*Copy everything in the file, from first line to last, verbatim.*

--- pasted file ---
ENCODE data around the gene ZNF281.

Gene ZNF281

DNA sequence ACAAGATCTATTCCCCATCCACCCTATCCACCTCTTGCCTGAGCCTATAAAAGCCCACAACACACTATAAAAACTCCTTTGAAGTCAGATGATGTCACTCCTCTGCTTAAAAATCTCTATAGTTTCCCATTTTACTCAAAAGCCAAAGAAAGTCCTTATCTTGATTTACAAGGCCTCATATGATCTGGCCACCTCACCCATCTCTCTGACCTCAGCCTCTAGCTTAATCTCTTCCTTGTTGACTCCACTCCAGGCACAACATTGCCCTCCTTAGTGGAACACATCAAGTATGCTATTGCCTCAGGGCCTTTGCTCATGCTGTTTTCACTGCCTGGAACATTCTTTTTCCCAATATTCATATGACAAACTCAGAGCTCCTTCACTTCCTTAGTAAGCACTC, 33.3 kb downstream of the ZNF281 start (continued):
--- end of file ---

ENCODE data around the gene ZNF281.

Gene ZNF281

DNA sequence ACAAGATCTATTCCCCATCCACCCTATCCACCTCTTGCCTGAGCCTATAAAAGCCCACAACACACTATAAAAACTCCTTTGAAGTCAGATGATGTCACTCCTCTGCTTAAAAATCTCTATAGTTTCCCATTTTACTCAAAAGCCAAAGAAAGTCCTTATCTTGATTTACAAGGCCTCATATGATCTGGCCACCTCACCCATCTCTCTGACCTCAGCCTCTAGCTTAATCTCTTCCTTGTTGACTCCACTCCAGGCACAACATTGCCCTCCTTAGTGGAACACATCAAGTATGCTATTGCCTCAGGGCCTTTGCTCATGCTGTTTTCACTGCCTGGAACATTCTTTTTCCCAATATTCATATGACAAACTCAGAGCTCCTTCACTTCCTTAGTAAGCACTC, 33.3 kb downstream of the ZNF281 start (continued):